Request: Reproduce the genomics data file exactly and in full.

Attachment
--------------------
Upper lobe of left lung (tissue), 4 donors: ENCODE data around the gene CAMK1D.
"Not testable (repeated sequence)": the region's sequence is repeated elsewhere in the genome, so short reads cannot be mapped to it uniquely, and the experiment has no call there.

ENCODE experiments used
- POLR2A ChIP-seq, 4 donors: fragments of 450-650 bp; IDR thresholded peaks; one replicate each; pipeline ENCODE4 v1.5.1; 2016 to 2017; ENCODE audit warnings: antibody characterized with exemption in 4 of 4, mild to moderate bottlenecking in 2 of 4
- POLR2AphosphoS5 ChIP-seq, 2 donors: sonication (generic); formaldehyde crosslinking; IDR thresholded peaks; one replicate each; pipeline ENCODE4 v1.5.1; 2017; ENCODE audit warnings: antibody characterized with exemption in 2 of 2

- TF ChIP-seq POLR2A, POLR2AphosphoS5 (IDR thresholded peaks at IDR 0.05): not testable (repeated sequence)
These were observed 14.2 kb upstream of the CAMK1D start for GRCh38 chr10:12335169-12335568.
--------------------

Upper lobe of left lung (tissue), 4 donors: ENCODE data around the gene CAMK1D.
"Not testable (repeated sequence)": the region's sequence is repeated elsewhere in the genome, so short reads cannot be mapped to it uniquely, and the experiment has no call there.

ENCODE experiments used
- POLR2A ChIP-seq, 4 donors: fragments of 450-650 bp; IDR thresholded peaks; one replicate each; pipeline ENCODE4 v1.5.1; 2016 to 2017; ENCODE audit warnings: antibody characterized with exemption in 4 of 4, mild to moderate bottlenecking in 2 of 4
- POLR2AphosphoS5 ChIP-seq, 2 donors: sonication (generic); formaldehyde crosslinking; IDR thresholded peaks; one replicate each; pipeline ENCODE4 v1.5.1; 2017; ENCODE audit warnings: antibody characterized with exemption in 2 of 2

- TF ChIP-seq POLR2A, POLR2AphosphoS5 (IDR thresholded peaks at IDR 0.05): not testable (repeated sequence)
These were observed 14.2 kb upstream of the CAMK1D start for GRCh38 chr10:12335169-12335568.